When fraud is discovered, it can be devastating to those in charge. They probably never expected it. They thought their employees were trustworthy. They might have even left their guard down
After management gets over the initial shock of discovering a potential internal fraud, it’s time to get to work. We’ve got to figure out exactly who was involved, how the fraud was committed, and what controls can be established to stop fraud from happening again.
It is important for companies to develop a policy related to internal fraud investigations. Although fraud in commonplace in corporate America, there are many supervisors, managers, and executives who have never dealt with employee theft and deception firsthand.
The investigative policy is going to help guide management through the process of assessing a situation and determining whether a full-blown investigation is necessary. It will help them determine how extensive the investigation should be. It brings uniformity to the process of evaluating suspicions of fraud, and having a good investigative policy may also guard against employees’ claims of selective treatment.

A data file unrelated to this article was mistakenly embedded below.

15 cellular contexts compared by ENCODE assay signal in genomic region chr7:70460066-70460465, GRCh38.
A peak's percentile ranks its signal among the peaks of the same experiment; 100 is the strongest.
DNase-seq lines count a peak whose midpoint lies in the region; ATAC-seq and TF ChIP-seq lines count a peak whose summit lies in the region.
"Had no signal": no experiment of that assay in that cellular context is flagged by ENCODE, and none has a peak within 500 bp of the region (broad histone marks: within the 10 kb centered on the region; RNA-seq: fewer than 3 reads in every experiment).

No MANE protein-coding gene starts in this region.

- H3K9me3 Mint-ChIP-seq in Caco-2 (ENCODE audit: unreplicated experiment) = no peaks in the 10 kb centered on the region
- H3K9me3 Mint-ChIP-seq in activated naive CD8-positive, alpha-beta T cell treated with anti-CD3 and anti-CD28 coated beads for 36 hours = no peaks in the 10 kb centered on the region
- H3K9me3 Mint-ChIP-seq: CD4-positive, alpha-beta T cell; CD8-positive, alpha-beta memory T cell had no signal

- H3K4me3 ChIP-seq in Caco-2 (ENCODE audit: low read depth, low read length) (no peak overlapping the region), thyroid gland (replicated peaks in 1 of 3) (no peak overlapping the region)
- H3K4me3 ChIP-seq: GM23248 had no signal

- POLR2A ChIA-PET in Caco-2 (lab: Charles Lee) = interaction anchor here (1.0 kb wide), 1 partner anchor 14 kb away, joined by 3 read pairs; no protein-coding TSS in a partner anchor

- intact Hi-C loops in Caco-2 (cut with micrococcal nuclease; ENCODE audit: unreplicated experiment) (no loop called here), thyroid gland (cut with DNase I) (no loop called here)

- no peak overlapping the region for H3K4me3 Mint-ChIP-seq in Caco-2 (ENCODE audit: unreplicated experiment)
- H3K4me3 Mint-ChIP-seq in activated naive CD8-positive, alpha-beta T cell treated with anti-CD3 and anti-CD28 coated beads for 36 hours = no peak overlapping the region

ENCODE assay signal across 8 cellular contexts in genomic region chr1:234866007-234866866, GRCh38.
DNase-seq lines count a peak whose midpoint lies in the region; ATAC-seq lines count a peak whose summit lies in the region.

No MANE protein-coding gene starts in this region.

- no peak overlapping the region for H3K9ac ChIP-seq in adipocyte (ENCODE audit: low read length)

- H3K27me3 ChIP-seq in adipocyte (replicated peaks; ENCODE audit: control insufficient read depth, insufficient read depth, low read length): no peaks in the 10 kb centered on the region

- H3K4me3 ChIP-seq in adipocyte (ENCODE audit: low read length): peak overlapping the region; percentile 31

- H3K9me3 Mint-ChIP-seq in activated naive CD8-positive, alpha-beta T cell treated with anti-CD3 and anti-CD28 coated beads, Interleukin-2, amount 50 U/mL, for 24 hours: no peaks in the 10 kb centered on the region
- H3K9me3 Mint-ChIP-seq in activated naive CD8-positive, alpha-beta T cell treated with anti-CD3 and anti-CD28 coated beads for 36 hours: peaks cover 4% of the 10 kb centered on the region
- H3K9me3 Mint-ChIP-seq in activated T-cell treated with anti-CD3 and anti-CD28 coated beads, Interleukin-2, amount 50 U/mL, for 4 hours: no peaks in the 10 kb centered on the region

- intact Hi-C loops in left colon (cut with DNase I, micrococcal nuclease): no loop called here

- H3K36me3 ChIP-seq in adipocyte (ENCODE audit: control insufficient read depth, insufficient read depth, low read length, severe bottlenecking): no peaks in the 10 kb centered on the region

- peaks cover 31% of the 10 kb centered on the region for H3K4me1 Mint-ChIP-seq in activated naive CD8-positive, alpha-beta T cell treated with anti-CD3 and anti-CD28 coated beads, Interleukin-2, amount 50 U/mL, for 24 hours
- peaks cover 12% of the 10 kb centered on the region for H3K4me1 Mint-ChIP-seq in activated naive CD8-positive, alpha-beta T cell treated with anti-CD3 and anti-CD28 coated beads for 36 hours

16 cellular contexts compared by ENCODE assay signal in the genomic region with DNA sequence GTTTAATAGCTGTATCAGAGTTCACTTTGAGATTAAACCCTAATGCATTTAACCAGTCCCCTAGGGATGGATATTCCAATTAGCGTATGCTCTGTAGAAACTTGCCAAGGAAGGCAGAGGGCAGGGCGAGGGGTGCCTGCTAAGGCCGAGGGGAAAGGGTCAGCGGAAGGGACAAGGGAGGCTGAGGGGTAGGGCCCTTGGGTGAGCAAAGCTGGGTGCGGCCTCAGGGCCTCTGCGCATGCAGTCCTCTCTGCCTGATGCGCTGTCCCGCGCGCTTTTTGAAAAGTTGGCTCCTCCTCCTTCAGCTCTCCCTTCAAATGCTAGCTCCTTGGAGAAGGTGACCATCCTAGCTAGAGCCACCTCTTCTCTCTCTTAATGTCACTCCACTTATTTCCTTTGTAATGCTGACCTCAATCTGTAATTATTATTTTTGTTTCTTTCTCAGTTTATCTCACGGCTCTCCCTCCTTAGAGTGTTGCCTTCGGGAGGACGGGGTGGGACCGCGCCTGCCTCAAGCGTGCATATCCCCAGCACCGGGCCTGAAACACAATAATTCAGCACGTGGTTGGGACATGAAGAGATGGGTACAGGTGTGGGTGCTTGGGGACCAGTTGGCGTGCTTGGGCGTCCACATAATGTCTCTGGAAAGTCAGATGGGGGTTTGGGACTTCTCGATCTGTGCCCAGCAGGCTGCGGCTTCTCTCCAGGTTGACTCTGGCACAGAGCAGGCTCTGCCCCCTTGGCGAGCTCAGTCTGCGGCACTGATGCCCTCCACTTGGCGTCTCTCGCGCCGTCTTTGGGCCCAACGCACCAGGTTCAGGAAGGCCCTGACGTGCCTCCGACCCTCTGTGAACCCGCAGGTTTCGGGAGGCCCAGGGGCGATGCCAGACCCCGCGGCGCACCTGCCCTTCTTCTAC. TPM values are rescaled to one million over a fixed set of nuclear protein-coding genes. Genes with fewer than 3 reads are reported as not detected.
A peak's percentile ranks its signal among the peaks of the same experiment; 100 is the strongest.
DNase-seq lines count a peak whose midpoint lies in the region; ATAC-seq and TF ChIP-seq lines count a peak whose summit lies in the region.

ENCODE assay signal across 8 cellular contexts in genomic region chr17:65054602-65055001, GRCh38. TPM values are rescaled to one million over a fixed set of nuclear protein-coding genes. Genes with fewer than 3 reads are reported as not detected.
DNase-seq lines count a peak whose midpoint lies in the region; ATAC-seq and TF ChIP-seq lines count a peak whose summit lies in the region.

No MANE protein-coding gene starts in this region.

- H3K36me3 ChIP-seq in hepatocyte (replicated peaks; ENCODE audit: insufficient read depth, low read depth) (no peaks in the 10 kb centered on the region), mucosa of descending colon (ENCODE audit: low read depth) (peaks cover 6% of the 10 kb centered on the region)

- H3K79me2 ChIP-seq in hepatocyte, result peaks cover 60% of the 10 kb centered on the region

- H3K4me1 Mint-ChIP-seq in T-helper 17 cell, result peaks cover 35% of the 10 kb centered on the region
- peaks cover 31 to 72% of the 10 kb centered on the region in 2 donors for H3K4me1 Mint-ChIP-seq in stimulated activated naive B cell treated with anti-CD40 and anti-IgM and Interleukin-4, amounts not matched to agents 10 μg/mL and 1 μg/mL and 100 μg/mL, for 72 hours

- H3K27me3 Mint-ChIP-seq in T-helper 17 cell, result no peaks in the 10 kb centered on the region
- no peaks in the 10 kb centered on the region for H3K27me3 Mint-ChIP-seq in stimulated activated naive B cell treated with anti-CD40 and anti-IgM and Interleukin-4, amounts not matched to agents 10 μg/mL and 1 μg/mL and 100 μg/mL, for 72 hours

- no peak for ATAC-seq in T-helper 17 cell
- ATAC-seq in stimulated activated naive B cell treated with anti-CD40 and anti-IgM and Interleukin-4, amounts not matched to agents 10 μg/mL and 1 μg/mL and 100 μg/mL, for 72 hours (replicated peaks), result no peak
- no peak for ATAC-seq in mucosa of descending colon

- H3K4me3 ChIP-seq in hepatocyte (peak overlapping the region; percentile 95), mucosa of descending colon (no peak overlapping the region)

The first step in creating an investigative policy is developing a list of red flags for a company. These red flags will be the types of clues or triggers that management sees or becomes aware of. For example, a credible tip from an employee could be a red flag. Missing or incomplete documentation for an unusual transaction might also be a red flag. An account that can’t be reconciled might be another example.
The list of red flags shouldn’t be a detailed list; rather it should be a set of broad guidelines that outline minimum factors that trigger an inquiry.
Next, the investigative policy should outline the person or people assigned to evaluate red flags and determine whether an actual investigation is warranted. Often the immediate supervisor of an area or an employee will be the appropriate person to evaluate the triggers.
The higher the level of the employee suspected of committing fraud, the higher the person evaluating the red flags. For example, if the CFO is suspected of participating in a fraud, then the CEO or the Chairman of the Board is probably the right person to evaluate the situation.
The investigative policy should dictate the triggers for action. What causes a high-level examination to be done? Under what circumstances might we skip the high-level examination and move right into a full investigation? If we do a cursory review of a situation, what criteria causes us to escalate it to a full-blown investigation?
Having an investigative policy brings a level of uniformity and quality control to the process of evaluating potential internal frauds. A strong set of guidelines also gives management more confidence in addressing the possibility of fraud within the company.